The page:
Google is finally going after Apple's iBeacon technology with something called Eddystone.

Although it has been a couple years since Apple introduced iBeacon, Google has just decided it was the right time to unveil its own alternative solution for piping contextual, location-based info through beacons to mobile apps.

And it works with all sorts of devices. Not just Android phones.

Apple subtly introduced iBeacon as part of iOS 7 at WWDC 2013. It essentially made way for new range of apps and functions. With it, stores pipe coupons to your phone, mapping apps offer indoor navigation, and more. The technology basically allows mobile apps to recognise when an iPhone is near small wireless sensors called "beacons".

Apple however has dubbed them "iBeacons" - as long as they support its iBeacon technology in order to transmit data to an iPhone (and visa versa). Most beacons are low-energy, battery-friendly hardware that rely on Bluetooth Low Energy to transmit data (BLE). They figure out a user’s location and deliver relevant information based on that location.

Let's put this into a scenario: Say you own an iPhone 6 and walk by a Starbucks that has an iBeacon. When you enter the beacon's zone, it will transmit special promotions, coupons, or recommendations to your iPhone via the Starbucks app. iBeacons also accept payments - without having to bump or tap your phone against anything.

Google has just announced its version of iBeacon technology. Called Eddystone, it is an open-source standard that uses the Bluetooth Low Energy beacon format. The idea is that any app developer - not just iOS or Android app developers - can use it to pipe location-based content from compatible beacons to users’ smartphones.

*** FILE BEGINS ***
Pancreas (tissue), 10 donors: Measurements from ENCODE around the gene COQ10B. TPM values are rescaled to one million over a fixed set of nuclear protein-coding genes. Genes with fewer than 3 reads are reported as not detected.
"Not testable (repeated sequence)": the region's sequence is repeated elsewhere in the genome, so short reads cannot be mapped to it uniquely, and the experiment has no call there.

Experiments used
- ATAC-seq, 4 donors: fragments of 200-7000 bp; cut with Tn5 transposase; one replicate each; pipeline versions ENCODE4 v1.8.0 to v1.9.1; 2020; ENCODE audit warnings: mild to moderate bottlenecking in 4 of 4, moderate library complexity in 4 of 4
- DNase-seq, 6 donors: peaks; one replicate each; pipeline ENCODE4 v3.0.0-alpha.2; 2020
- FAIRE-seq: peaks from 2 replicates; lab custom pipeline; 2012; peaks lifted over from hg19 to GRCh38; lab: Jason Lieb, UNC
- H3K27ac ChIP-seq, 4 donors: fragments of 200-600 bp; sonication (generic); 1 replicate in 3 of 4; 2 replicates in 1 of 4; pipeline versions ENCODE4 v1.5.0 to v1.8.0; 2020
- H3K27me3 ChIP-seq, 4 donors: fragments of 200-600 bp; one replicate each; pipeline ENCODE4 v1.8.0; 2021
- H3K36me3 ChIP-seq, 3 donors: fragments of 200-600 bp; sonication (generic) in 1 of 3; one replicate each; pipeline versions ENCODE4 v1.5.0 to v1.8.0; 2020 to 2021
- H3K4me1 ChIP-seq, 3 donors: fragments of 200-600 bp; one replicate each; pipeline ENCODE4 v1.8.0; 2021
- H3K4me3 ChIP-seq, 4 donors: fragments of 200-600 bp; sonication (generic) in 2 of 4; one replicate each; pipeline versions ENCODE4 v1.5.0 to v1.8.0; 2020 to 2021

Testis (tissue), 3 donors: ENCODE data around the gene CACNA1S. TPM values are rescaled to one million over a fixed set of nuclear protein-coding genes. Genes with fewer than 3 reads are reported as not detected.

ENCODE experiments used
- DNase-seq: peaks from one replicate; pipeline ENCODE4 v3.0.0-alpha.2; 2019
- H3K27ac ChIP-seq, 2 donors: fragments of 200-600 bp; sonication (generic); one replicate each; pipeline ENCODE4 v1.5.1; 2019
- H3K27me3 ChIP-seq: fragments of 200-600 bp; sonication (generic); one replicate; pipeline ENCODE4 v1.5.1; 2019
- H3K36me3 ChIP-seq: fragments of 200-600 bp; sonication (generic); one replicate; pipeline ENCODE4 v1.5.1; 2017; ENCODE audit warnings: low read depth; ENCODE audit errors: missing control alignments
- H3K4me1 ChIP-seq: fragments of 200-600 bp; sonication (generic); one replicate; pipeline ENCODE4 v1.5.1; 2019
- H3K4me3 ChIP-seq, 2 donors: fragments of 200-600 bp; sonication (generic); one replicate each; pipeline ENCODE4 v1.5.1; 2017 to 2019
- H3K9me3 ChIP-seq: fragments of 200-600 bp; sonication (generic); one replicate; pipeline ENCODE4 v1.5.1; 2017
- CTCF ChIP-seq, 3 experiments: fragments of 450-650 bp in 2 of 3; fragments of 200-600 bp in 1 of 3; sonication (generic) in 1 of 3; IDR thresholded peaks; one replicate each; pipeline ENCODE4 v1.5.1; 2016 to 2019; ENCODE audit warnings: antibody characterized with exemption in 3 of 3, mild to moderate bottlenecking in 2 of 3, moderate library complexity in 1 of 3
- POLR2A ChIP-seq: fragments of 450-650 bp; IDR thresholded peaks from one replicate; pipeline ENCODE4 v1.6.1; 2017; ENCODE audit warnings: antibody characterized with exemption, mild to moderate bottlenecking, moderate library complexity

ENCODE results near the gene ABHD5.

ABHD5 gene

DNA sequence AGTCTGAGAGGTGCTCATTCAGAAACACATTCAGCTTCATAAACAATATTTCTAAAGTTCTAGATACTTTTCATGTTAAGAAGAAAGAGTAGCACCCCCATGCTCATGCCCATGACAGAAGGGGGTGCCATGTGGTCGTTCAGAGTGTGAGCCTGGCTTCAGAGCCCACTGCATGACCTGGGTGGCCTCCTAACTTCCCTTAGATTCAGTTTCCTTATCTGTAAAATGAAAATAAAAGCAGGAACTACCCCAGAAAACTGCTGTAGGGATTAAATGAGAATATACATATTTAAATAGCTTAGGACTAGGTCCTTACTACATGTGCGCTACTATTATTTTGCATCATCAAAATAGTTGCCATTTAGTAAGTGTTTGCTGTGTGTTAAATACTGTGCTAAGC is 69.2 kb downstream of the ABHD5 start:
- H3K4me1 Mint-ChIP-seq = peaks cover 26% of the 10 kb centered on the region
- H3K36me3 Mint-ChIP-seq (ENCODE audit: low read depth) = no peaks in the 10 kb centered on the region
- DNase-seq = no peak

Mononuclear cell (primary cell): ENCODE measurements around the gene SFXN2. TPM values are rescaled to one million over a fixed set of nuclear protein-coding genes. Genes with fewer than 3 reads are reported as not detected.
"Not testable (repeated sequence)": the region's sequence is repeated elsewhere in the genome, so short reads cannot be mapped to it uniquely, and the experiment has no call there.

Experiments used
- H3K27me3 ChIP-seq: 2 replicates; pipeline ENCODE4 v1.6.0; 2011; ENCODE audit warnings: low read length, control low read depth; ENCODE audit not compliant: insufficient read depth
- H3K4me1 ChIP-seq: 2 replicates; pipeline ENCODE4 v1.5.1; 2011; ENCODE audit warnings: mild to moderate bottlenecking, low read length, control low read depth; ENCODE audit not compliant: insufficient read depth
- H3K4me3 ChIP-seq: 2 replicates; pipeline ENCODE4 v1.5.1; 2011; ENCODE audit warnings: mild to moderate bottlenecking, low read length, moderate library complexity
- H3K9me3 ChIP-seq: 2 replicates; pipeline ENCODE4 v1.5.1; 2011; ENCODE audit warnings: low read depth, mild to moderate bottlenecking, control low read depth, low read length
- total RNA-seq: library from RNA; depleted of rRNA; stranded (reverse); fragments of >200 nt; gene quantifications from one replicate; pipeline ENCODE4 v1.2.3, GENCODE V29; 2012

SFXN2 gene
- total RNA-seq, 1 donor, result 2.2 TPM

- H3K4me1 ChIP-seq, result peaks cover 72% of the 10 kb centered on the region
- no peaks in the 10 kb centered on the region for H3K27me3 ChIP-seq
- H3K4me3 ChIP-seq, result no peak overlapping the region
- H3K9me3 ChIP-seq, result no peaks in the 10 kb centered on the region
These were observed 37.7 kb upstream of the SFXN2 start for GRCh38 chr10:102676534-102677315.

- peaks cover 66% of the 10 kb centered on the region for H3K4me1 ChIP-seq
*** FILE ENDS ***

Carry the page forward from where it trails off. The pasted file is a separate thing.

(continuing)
The key thing to remember is that Eddystone is platform-agnostic (unlike iBeacon, which only works with iPhones). It’s therefore capable of supporting Android, iOS, or any platform that supports BLE-based beacons. Google said it set out to build a "new class of beacons that addresses real-life use-cases, cross-platform support, and security."

With Eddystone, developers will be able to come up with more apps that provide precise location and contextual cues. They could develop an app that surfaces transit times whenever a user walks by train station, for instance, or a museum app can provide background on the exhibit you’re standing nearby. The possibilities are endless.

There are two location options available with Eddystone. Developers can use one API that will allow their apps to find and ping a nearby beacon or another for when you visit a specific location. Eddystone can also send URLs to a user's phone. 

Google said it is already using beacons to improve its own apps and services. Google Maps launched beacon-based transit notifications in Portland earlier this year, for instance, and that's supposedly helping people get faster access to real-time transit schedules for specific stations. Google Now will also use it to show contextual information.

Gogole Now might surface a card with menu items when you’re inside a restaurant. Google said Eddystone is available for interested companies now, and that existing Bluetooth beacons can begin supporting it with a firmware update.

Watch the video above and check out Google's blog post for more details.